2004 Q4 Earnings Report
FASTENAL COMPANY REPORTS FOURTH QUARTER EARNINGS The Fastenal Company of Winona, MN (NASDAQ Symbol FAST) reported the results of the twelve months and the quarter ended December 31, 2004. Dollar amounts are in thousands. Net sales for the year ended December 31, 2004 totaled $1,238,492, an increase of 24.5% over net sales of $994,928 in 2003. Net earnings increased from $84,120 in 2003 to $130,989 in 2004, an increase of 55.7%. Basic earnings per share increased from $1.11 to $1.73 for the comparable periods. Net sales for the three-month period ended December 31, 2004 totaled $318,465, an increase of 26.6% over net sales of $251,643 in the fourth quarter of 2003. Net earnings increased from $19,890 in the fourth quarter of 2003 to $33,269 in the fourth quarter of 2004, an increase of 67.3%. Earnings per share increased from $.26 to $.44 for the comparable periods. During 2004, Fastenal opened 219 new store sites. The 219 new sites represent an increase of 16.7% since December 31, 2003. There were 5,502 site employees as of December 31, 2004, an increase of 14.2% from December 31, 2003. Management's comments on 2004: The twelve months of 2001, 2002, 2003, and 2004, excluding the DIY Business, had daily sales growth rates of (compared to the comparable month in the preceding year):
Note - Daily sales are defined as the sales for the month divided by the number of business days in the month.
FASTENAL COMPANY REPORTS FOURTH QUARTER EARNINGS
The Fastenal Company of Winona, MN (NASDAQ Symbol FAST) reported the results of the twelve months and the quarter ended December 31, 2004. Dollar amounts are in thousands.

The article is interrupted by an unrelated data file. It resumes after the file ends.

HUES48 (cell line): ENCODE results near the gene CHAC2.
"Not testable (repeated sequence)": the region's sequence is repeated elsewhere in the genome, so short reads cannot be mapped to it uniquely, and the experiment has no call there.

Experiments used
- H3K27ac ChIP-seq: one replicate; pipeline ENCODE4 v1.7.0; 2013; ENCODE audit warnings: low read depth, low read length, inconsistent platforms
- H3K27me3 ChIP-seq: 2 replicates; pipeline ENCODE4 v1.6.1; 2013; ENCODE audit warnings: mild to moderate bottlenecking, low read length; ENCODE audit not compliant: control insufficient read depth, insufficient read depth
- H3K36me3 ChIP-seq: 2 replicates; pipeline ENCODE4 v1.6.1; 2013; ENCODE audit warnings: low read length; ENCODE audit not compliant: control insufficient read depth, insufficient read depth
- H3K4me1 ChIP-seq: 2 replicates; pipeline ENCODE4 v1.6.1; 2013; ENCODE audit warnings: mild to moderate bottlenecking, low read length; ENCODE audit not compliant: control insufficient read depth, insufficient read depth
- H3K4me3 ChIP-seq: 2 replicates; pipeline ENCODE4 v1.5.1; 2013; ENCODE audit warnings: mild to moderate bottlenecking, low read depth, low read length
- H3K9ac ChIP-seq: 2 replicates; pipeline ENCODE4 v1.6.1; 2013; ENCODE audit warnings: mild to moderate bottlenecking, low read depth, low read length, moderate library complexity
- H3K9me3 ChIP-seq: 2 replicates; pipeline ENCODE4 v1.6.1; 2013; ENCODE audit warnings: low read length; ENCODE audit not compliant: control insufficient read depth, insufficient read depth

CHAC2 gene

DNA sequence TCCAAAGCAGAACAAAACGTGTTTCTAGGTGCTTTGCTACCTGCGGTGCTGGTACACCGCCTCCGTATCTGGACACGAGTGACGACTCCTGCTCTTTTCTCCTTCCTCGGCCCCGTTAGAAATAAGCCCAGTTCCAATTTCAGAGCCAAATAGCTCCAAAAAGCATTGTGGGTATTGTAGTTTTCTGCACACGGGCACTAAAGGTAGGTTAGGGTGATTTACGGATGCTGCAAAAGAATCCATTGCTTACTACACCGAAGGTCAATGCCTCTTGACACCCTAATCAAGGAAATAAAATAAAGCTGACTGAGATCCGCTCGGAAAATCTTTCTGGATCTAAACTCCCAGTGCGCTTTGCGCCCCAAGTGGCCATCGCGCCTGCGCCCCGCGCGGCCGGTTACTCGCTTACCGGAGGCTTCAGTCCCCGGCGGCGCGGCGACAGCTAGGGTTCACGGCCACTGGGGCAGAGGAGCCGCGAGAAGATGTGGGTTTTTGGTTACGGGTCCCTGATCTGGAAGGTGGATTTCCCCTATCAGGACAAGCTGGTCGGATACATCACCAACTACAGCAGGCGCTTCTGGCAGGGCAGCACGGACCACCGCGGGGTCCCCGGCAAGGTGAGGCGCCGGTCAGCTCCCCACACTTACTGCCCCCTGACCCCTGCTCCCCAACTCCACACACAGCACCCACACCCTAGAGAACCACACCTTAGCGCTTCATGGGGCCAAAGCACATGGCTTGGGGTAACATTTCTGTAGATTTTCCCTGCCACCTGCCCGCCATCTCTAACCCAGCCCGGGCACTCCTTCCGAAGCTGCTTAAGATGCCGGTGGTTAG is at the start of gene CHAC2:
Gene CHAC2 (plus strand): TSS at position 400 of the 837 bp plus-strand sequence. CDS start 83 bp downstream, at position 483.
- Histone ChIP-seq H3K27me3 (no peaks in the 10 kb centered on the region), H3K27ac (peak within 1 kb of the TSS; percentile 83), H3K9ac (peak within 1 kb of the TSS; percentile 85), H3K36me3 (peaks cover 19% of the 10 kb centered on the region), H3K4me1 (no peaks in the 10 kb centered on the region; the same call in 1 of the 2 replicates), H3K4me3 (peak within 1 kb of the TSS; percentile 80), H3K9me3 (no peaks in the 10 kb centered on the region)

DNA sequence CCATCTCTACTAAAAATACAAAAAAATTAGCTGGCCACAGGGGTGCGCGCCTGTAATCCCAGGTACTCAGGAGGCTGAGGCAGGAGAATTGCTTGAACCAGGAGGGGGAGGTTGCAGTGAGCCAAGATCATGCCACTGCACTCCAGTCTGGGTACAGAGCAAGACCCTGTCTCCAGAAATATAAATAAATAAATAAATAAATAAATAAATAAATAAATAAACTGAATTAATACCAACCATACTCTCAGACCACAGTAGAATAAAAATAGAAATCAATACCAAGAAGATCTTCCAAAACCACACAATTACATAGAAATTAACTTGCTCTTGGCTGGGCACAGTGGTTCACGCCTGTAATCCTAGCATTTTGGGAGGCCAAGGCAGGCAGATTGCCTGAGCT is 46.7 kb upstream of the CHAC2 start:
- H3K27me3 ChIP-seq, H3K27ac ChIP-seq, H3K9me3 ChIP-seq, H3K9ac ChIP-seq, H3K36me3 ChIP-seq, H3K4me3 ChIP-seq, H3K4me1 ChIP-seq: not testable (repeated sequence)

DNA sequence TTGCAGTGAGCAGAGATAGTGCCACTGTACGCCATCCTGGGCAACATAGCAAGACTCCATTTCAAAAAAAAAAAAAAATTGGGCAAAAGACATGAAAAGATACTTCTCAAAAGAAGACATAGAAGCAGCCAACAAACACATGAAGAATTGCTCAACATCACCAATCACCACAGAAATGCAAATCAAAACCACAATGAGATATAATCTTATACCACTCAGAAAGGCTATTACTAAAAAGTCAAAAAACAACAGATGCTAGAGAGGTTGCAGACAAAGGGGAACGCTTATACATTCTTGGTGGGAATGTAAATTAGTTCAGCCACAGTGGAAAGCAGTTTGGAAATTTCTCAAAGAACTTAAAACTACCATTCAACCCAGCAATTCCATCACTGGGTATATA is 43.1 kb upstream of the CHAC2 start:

Net sales for the year ended December 31, 2004 totaled $1,238,492, an increase of 24.5% over net sales of $994,928 in 2003. Net earnings increased from $84,120 in 2003 to $130,989 in 2004, an increase of 55.7%. Basic earnings per share increased from $1.11 to $1.73 for the comparable periods.
Net sales for the three-month period ended December 31, 2004 totaled $318,465, an increase of 26.6% over net sales of $251,643 in the fourth quarter of 2003. Net earnings increased from $19,890 in the fourth quarter of 2003 to $33,269 in the fourth quarter of 2004, an increase of 67.3%. Earnings per share increased from $.26 to $.44 for the comparable periods.
During 2004, Fastenal opened 219 new store sites. The 219 new sites represent an increase of 16.7% since December 31, 2003. There were 5,502 site employees as of December 31, 2004, an increase of 14.2% from December 31, 2003.
Management's comments on 2004:
The twelve months of 2001, 2002, 2003, and 2004, excluding the DIY Business, had daily sales growth rates of (compared to the comparable month in the preceding year):